Step 6: Protect Your Watershed: Reviewing EPD Files

STEP ONE: Who is Discharging in my Watershed?

Check EPA's Website
The quickest and easiest way to determine who is discharging in your watershed is to access the Georgia Environmental Protection Agency's website and type in the requested information.  The website can be found here.  The Georgia Environmental Protection Division used to maintain a list of all NPDES permitees in the state on its website, but no longer does.  You can submit a request to EPD's water protection branch for a a copy of that list.

Prioritize your search
Depending on your watershed, there may be just a few permits, or there may be hundreds. If your watershed has numerous discharges, you may need to prioritize your search. Consider identifying targets based on the following factors:

Community experts – talk to people that are most impacted by pollution or may have special knowledge of problems, such as:

STEP TWO: Locating the Permittee’s File for Review

Once you have determined what permittees you want to focus on, the next step is actually reviewing the documents that EPD has on that facility. Under the Georgia Open Records Act, you have the right to review all of these files on a particular facility within three days of requesting access to that file. Unfortunately, filing quality and organization varies widely among offices and facilities, and the documents you need may be scattered. After compiling a list of all the NPDES permittees in your area, call your local EPD office to locate the files you are looking for. Here's a list offices, or you can call EPD's central number for water protection at 404-362-2680 (ask for the file room).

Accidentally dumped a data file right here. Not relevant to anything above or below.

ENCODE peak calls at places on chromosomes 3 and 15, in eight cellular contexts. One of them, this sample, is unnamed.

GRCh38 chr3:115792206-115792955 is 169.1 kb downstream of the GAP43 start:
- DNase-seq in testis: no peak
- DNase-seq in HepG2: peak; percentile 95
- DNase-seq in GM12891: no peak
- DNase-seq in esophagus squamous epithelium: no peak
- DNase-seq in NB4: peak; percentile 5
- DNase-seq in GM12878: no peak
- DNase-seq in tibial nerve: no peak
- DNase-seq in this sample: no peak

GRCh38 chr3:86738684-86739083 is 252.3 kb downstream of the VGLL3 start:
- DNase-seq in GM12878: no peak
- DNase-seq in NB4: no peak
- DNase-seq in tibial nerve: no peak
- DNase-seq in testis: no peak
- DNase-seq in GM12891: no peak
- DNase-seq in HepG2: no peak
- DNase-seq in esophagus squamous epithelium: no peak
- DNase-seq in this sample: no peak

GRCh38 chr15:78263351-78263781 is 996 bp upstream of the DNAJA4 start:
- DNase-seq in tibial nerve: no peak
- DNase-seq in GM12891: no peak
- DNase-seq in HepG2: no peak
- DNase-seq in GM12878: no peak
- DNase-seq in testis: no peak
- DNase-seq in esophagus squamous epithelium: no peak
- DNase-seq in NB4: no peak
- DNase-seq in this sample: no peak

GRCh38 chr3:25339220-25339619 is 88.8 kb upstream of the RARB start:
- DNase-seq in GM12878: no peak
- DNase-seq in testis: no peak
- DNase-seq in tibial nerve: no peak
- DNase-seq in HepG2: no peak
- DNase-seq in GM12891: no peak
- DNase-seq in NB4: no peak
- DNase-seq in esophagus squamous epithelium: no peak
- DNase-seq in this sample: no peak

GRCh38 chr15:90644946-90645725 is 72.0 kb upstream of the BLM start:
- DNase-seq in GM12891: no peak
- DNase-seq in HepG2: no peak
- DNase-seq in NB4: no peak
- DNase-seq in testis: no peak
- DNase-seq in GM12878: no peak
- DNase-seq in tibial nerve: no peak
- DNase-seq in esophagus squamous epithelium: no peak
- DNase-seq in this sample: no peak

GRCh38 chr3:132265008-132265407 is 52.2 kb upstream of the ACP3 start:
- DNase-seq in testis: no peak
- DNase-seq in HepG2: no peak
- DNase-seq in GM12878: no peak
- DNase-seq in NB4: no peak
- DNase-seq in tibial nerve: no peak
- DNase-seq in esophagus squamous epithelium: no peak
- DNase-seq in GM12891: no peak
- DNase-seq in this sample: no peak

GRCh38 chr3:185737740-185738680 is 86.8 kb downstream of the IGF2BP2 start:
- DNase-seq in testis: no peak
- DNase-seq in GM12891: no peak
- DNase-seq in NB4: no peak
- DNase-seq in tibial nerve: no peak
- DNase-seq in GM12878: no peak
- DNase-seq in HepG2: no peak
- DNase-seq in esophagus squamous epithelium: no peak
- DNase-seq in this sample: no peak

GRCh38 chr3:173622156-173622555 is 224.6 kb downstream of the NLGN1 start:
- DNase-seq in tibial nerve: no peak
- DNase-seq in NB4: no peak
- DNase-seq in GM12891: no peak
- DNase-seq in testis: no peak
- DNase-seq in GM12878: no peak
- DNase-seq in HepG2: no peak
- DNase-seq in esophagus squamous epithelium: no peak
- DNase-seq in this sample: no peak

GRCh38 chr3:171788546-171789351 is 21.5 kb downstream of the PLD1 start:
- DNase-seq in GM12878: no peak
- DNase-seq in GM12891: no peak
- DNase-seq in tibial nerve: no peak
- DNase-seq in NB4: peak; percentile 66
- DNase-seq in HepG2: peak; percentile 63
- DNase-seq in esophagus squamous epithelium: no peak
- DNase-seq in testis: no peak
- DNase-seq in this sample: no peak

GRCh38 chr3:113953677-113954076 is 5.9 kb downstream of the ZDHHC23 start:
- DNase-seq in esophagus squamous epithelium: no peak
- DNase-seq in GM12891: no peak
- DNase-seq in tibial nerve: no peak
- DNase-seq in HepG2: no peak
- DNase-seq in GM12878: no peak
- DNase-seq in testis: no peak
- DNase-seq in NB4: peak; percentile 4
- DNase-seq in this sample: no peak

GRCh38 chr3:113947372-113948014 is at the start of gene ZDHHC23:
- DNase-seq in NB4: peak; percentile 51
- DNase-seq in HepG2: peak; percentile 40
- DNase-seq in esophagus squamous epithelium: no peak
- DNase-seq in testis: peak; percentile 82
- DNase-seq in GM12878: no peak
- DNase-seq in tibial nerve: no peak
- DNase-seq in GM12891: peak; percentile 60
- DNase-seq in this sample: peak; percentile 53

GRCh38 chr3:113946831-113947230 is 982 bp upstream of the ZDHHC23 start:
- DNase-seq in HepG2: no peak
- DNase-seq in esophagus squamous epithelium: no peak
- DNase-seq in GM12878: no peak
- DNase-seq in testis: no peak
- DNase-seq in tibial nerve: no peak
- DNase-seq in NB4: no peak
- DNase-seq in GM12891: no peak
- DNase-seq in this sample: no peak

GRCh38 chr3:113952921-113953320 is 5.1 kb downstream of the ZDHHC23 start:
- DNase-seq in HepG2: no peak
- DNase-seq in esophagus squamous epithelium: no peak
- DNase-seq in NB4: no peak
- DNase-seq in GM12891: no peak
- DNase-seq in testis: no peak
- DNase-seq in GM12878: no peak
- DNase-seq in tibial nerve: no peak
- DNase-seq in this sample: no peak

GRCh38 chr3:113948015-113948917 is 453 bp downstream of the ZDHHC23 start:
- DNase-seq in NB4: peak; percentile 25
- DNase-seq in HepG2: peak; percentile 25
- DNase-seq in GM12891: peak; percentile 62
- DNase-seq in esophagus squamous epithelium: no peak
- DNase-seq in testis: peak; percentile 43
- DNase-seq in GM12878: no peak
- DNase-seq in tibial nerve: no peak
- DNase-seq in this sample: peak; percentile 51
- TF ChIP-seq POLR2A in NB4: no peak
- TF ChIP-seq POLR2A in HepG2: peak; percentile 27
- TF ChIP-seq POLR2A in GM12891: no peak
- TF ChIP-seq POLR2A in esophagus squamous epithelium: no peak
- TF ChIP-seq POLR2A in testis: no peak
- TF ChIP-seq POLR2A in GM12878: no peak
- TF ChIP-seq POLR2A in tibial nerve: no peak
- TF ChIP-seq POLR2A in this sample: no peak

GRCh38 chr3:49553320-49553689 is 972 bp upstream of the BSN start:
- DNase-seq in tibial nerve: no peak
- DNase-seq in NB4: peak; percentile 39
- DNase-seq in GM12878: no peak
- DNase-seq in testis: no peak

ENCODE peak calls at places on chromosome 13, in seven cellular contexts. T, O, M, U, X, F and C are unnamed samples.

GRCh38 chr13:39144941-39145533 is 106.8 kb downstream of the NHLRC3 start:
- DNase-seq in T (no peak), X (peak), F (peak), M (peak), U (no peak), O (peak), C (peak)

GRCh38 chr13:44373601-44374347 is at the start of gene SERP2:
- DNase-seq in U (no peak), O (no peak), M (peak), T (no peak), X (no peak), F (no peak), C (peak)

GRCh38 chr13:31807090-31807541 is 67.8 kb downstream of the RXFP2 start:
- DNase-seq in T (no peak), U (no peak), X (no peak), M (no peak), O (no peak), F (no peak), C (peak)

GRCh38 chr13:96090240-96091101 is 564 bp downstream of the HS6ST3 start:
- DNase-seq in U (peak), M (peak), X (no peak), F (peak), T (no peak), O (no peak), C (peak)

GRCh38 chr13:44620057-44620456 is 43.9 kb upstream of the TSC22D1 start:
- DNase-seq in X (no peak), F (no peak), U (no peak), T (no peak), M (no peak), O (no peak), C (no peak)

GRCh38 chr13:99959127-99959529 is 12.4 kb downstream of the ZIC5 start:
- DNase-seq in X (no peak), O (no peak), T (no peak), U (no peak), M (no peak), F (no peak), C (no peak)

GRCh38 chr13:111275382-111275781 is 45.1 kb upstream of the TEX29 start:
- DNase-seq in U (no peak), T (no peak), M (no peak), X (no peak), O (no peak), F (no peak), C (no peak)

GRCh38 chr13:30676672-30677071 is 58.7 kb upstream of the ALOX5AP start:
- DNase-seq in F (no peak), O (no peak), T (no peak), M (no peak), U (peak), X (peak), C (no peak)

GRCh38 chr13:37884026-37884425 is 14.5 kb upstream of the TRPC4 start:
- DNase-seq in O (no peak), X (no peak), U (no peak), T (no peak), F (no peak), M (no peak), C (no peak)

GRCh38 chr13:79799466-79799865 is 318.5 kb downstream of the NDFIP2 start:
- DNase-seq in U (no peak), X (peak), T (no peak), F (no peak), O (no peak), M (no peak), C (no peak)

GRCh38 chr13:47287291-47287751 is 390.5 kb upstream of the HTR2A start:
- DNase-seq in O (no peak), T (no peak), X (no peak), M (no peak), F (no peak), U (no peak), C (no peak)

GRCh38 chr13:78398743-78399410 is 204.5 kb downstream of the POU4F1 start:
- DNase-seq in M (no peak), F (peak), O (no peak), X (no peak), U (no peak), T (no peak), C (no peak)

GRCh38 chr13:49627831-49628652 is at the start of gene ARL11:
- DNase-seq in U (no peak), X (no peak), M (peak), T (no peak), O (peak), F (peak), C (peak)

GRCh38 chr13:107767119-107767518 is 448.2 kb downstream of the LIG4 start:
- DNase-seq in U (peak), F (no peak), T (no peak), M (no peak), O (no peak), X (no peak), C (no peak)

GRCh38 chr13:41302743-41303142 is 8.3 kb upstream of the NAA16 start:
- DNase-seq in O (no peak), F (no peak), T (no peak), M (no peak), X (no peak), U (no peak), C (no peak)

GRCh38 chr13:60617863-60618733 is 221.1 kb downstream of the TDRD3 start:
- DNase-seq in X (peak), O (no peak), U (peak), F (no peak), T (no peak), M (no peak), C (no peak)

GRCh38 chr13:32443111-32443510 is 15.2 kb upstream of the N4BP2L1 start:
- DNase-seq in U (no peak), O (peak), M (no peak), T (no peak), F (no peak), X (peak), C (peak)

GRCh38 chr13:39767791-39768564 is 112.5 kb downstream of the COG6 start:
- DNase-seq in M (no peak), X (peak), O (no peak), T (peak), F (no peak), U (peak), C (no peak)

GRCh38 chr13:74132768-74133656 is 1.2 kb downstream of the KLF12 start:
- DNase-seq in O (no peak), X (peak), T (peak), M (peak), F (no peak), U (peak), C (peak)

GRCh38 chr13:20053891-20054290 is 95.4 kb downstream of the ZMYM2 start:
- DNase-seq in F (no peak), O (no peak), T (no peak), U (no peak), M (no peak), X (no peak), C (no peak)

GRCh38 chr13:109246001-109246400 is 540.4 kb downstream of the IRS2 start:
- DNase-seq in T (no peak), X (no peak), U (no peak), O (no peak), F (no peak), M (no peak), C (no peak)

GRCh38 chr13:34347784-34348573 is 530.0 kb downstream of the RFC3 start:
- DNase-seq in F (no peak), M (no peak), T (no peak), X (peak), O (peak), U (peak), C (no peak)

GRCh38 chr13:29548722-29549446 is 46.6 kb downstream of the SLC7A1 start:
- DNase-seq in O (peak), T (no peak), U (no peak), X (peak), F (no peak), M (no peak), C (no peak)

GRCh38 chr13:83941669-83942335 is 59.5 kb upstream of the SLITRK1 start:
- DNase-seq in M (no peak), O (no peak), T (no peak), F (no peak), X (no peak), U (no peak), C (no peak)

Ask for help in gathering file contents
Typically, unless it is very small, a file is broken down into three parts: permits, discharge monitoring reports and correspondence (the correspondence file will include notices of violations and consent orders). Make sure that all of these files have been given to you. If the file appears incomplete or you cannot find what you are looking for, ask someone for assistance. Someone in the office should be able to help you find the information or explain why the information is not in the file. If you are dissatisfied and believe that you have not seen the entire file, remember, the Open Records Act guarantees you use of these files. Also, you can contact GreenLaw for advice and assistance on obtaining files.

STEP THREE: Reviewing the File

Reviewing NPDES files is one of the most crucial and vital actions a concerned citizen can take in protecting our natural resources. Facilities with NPDES permits often take advantage of the EPD’s lack of funds and work force by exceeding their effluent limits and polluting waterways. Citizen action, however, can and does stop these illegal activities. Reviewing the permit is not difficult, but many times the files are voluminous and disorganized. But if you know what you are looking for and are familiar with the contents of a typical file, you can find your information much more quickly.

The Permit: The first and most important part of the file to review is the permit itself. Most permits are approximately 20-25 pages long. However, most of these pages are boiler-plate and not very helpful. We have posted a sample permit here.

Go to Step Seven.